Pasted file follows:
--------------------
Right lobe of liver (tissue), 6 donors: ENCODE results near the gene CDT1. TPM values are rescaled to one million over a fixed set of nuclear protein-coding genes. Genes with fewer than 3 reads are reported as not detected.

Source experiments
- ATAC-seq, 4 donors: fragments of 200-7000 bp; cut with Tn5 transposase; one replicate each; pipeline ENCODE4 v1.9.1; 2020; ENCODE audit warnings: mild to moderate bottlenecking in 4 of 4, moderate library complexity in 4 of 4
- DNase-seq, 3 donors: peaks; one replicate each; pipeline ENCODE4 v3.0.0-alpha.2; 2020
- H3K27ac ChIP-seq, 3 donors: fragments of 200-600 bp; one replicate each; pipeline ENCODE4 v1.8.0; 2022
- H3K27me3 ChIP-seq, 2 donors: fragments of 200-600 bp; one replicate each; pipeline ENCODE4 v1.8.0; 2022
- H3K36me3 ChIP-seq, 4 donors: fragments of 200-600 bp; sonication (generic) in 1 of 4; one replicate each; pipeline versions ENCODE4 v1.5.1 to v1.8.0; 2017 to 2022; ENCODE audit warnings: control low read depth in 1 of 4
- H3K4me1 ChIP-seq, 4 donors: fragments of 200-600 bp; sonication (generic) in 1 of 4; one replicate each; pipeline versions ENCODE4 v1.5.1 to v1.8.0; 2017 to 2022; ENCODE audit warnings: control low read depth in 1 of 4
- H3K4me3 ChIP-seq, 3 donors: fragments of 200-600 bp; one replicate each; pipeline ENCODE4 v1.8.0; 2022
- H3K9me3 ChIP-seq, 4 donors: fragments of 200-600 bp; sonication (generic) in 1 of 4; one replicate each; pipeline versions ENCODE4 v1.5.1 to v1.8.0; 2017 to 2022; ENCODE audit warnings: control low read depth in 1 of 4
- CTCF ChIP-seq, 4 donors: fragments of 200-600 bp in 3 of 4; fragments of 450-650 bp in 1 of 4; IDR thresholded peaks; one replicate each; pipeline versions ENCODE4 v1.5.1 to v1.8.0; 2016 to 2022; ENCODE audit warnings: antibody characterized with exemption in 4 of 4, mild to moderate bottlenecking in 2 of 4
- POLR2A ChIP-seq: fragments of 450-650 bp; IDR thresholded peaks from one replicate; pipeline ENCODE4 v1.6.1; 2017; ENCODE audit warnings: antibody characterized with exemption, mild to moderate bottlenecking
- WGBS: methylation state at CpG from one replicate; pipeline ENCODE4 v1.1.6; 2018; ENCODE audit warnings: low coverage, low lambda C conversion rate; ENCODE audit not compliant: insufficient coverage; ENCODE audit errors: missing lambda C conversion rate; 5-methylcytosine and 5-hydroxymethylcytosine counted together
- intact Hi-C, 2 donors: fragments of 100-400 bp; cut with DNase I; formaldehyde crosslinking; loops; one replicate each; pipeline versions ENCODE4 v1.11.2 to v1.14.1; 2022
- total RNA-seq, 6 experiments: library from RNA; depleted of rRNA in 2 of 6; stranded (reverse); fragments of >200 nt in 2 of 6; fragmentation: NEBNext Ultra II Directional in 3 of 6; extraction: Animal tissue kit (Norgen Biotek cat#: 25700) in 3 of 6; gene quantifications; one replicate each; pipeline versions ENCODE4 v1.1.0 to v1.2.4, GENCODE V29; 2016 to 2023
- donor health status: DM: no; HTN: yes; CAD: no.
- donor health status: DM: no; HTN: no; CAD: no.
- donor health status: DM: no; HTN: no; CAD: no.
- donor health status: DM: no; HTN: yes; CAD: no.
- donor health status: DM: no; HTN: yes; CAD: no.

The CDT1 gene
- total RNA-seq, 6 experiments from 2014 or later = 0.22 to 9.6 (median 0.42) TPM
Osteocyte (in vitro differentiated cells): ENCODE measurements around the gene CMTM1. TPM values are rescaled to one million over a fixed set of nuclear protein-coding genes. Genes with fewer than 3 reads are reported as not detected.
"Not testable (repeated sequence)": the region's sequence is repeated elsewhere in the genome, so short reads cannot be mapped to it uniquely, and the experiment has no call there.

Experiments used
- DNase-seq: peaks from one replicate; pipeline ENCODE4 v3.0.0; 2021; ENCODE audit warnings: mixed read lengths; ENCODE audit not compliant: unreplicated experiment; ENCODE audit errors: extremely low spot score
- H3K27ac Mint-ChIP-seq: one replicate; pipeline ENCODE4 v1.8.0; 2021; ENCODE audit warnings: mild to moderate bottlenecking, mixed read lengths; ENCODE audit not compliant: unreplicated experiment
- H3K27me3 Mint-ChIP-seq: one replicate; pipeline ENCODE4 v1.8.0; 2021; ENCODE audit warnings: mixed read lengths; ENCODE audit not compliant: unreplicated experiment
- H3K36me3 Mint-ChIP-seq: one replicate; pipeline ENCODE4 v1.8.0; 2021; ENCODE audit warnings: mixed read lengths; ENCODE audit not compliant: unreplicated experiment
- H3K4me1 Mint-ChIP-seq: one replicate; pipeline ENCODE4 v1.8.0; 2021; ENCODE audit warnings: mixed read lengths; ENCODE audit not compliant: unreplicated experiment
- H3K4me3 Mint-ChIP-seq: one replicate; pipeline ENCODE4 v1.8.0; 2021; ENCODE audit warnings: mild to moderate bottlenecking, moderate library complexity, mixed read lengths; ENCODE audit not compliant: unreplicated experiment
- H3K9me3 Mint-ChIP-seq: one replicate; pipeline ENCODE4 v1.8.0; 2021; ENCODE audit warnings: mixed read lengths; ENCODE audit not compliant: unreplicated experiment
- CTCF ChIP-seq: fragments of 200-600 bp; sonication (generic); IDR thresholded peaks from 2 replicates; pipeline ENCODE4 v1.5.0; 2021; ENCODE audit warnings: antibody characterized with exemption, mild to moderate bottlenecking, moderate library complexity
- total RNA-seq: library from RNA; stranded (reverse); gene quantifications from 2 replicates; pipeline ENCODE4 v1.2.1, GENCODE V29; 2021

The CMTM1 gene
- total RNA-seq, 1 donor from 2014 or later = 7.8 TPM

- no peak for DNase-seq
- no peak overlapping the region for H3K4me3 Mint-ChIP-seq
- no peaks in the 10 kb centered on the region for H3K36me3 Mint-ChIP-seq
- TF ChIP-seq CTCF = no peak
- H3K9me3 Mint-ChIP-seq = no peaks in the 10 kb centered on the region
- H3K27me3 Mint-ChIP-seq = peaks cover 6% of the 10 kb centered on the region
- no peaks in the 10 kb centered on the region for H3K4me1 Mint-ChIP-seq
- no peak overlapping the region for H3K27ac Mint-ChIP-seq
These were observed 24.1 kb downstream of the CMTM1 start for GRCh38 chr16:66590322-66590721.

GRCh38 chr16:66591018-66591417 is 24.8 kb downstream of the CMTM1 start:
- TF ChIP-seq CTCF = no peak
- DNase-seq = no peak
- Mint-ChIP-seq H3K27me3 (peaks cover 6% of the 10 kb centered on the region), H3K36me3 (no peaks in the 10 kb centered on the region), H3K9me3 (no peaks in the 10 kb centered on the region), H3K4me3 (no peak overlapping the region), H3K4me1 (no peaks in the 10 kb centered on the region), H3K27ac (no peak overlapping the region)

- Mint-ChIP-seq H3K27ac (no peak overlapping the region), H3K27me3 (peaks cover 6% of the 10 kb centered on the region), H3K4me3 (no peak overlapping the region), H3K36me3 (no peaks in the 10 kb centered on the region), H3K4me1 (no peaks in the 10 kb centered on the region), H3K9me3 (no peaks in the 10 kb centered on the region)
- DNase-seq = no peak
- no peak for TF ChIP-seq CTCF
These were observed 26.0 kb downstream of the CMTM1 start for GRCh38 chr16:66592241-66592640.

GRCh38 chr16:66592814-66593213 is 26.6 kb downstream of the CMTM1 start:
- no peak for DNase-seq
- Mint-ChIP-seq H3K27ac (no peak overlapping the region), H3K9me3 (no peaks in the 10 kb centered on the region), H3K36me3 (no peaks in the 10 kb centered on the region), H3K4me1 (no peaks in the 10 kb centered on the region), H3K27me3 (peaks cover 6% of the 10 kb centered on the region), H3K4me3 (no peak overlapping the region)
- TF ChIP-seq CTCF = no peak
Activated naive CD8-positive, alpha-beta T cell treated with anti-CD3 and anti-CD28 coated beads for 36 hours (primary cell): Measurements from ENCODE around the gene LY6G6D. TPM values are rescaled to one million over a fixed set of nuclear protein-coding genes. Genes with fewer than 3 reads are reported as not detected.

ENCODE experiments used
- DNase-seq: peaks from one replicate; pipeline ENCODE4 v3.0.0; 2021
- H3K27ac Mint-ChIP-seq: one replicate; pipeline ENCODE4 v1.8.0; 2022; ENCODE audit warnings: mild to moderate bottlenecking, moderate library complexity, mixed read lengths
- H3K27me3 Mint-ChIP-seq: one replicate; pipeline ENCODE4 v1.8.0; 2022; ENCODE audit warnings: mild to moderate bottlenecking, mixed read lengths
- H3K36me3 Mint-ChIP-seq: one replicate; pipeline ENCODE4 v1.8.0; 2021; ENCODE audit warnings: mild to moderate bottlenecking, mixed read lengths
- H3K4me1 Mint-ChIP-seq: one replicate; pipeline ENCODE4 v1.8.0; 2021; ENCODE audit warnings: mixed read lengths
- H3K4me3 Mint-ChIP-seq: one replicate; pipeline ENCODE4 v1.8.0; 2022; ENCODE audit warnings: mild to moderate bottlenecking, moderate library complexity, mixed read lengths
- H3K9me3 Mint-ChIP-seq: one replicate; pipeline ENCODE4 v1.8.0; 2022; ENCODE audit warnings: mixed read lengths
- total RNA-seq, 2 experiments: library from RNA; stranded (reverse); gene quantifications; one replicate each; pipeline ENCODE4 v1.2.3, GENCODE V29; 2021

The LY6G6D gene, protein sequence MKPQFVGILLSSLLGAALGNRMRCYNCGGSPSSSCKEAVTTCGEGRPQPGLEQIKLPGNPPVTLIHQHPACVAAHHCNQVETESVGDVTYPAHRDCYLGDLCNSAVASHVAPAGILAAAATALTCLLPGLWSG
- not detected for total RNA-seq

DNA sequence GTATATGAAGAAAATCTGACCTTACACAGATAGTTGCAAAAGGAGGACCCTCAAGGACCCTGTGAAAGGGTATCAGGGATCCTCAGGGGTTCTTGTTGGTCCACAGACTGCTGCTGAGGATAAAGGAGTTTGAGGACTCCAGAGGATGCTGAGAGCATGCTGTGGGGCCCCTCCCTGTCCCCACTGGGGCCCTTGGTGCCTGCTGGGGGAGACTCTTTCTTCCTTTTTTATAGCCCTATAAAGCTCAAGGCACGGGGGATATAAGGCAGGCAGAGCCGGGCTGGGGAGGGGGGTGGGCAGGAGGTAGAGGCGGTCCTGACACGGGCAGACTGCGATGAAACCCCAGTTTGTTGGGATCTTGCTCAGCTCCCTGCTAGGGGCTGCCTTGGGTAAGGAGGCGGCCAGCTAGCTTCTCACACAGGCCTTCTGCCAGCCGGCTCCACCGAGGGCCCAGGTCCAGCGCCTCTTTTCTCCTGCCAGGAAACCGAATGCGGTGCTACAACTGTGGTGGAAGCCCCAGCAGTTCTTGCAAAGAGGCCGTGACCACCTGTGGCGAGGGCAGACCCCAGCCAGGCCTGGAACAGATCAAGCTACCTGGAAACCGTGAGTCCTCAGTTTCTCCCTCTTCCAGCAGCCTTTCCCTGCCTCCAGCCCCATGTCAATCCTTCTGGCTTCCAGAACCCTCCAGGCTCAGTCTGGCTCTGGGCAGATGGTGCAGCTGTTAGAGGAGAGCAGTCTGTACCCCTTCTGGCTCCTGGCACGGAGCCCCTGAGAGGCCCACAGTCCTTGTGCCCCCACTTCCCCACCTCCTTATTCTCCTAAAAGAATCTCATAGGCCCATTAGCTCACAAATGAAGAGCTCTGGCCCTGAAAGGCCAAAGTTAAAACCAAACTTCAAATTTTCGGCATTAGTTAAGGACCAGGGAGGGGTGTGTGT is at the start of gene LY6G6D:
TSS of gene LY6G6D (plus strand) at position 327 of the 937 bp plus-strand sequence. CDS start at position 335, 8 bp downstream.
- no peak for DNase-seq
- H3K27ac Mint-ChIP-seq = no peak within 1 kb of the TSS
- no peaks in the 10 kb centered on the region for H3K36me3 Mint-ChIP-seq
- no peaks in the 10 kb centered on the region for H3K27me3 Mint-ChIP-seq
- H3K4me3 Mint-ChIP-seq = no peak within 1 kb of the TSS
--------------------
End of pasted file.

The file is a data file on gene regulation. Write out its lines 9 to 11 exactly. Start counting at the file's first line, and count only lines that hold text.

- H3K4me3 ChIP-seq, 3 donors: fragments of 200-600 bp; one replicate each; pipeline ENCODE4 v1.8.0; 2022
- H3K9me3 ChIP-seq, 4 donors: fragments of 200-600 bp; sonication (generic) in 1 of 4; one replicate each; pipeline versions ENCODE4 v1.5.1 to v1.8.0; 2017 to 2022; ENCODE audit warnings: control low read depth in 1 of 4
- CTCF ChIP-seq, 4 donors: fragments of 200-600 bp in 3 of 4; fragments of 450-650 bp in 1 of 4; IDR thresholded peaks; one replicate each; pipeline versions ENCODE4 v1.5.1 to v1.8.0; 2016 to 2022; ENCODE audit warnings: antibody characterized with exemption in 4 of 4, mild to moderate bottlenecking in 2 of 4